Herbal Cigarettes: Are They Really Any Healthier?
Herbal cigarettes: They carry a certain "coolness factor" and sound like they might be a healthier alternative to tobacco, but are they really safer to smoke?
Not really, experts say.
“Even herbal cigarettes with no tobacco give off tar, particulates and carbon monoxide, and are dangerous to your health,” according to the American Cancer Society (ACS).
The ACS outlines the dangers of a few of these herbal alternatives — from clove cigarettes known as kreteks to flavored cigarettes known as bidis and water pipes called hookahs.
“Hookah is not a safe alternative to smoking cigarettes,” Dr. Ellen Rome from Cleveland Clinic in Ohio said in a post about the dangers of sharing these pipes that heat tobacco with charcoal and filter it through cool water.
“A typical one-hour session involves inhaling 100 to 200 times the volume of smoke inhaled from a single cigarette,” Rome noted.
What are herbal cigarettes?
The U.S. National Cancer Institute (NCI) defines herbal cigarettes as containing a mixture of flowers, herbs and other natural ingredients. What is not in herbal cigarettes? No tobacco or nicotine.
Despite these natural ingredients, they still emit many of the same harmful chemicals that cigarettes have, such as tar and carbon monoxide, according to the NCI.
While certain herbal cigarettes are well known, others are more obscure.
A study published recently in the American Chemical Society's Omega journal describes a number of herbs that are rolled and smoked, including some probably best known for use in teas, cooking or beauty products. These include damiana, mullein, coltsfoot, ginseng, mugwort, peppermint, lavender, thyme and clove. Study authors included Mohamed Farag, an associate professor at Cairo University in Egypt.
In the study, the authors noted that, “In Western countries, herbal cigarettes employ materials, such as hazel and rose petals, that are neither considered therapeutic nor combined with tobacco. However, an herbal cigarette in an Asian region is a cigarette that contains a combination of tobacco and Asian herbs that are historically used for therapeutic purposes.”
Types of herbal cigarettes
So, exactly how many types of herbal cigarettes are out there for the smoking? Several.
Bidis are tobacco rolled in native Asian plant leaves called tendu or temburni or in an unprocessed tobacco leaf, according to the ACS.
They are lower in tobacco but higher in nicotine, about three to five times as much as in traditional cigarettes, according to the ACS. Bidis may also be flavored, with fruit flavors or chocolate, according to the U.S. Centers for Disease Control and Prevention. They're small, thin and unfiltered.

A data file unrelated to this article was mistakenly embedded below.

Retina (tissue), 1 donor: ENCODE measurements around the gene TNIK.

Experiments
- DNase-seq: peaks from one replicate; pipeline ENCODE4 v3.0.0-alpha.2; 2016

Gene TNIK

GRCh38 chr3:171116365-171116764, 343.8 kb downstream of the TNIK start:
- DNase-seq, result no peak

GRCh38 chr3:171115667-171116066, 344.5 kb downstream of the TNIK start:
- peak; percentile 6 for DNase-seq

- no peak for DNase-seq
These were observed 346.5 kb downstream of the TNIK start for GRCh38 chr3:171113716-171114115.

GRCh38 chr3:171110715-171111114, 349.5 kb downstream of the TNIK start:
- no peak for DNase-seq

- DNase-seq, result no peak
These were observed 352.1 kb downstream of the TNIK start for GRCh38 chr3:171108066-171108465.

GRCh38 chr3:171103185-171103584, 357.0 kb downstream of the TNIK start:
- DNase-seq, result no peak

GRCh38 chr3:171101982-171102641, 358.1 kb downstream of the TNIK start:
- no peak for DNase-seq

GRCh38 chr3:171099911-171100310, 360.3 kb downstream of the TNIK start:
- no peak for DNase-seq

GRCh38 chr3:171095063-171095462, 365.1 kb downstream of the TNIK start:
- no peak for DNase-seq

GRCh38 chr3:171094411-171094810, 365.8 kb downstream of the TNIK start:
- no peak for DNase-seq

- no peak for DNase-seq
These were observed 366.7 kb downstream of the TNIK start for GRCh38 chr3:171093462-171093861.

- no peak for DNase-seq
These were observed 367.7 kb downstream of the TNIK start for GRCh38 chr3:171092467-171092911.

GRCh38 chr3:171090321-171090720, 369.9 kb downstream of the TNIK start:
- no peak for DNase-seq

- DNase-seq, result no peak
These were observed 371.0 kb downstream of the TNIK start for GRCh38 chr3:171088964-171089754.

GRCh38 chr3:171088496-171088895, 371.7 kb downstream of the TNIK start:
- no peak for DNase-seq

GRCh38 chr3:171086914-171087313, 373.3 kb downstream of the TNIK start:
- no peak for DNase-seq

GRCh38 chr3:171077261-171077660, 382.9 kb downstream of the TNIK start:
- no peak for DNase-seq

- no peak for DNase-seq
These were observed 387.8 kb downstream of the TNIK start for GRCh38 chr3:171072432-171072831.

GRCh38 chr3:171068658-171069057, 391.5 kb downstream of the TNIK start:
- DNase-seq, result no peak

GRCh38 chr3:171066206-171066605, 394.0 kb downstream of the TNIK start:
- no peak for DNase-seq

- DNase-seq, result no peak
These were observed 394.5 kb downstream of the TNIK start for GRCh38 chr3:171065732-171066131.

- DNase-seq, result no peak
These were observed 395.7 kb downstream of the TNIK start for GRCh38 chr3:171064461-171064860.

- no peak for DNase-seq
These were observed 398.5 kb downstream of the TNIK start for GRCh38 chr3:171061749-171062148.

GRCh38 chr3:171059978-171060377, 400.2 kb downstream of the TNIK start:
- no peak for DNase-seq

Meanwhile, Indonesian kreteks contain tobacco, ground cloves, clove oil and other additives, according to the ACS. They're a “trainer cigarette” favored by young people. Their cancer-causing chemicals and nicotine make them harmful and addictive, according to the NCI.
Hookahs aren't cigarettes, but pipes that first came into use centuries ago in India and Persia, according to the CDC. They use charcoal to heat flavored tobacco. Some use herbal “shisha” instead of tobacco, but those come with their own risks.
Are herbal cigarettes safe?
Bidis are at least as dangerous to human health as cigarettes sold in the United States, according to the ACS, which notes their higher concentration of dangerous chemicals.
Risks of regularly smoking bidis include heart attack, lung diseases such as emphysema and chronic bronchitis, and oral, lung and stomach cancers, according to the ACS and CDC.
Heart attack and coronary heart disease risk are threefold higher for those who smoke bidis, the CDC said, citing studies done in India because little research on long-term effects has been done in America.
A study published in The Lancet Global Health found that “bidis are at least as harmful as cigarettes on cardiorespiratory health” and death. Study authors included Dr. MyLinh Duong, from McMaster University and Hamilton Health Sciences in Ontario, Canada.
Kreteks are also linked to lung issues, including up to a 20 times greater risk of abnormal lung function, such as blocked airways, according to the ACS. They're also linked to lower oxygen levels, inflammation and fluid in the lungs.
A recent review published in the journal Nicotine & Tobacco Research found regularly smoking kreteks carried a higher risk of oral, cardiovascular and respiratory diseases. Authors included Desy Nuryunarsih from the University of Nottingham in the United Kingdom.
Hookahs carry their own risks, despite their different delivery system. The process of smoking with a hookah imparts high levels of dangerous chemicals such as carbon monoxide and metals, according to the CDC.
The study appearing in the Omega journal noted potential impact on long-term health in smoking certain herbs, which included an increased risk of heart disease, stroke and type 2 diabetes.
“Generally, the burning of herb-derived constituents may affect the human body in many ways and cause serious diseases,” the authors wrote.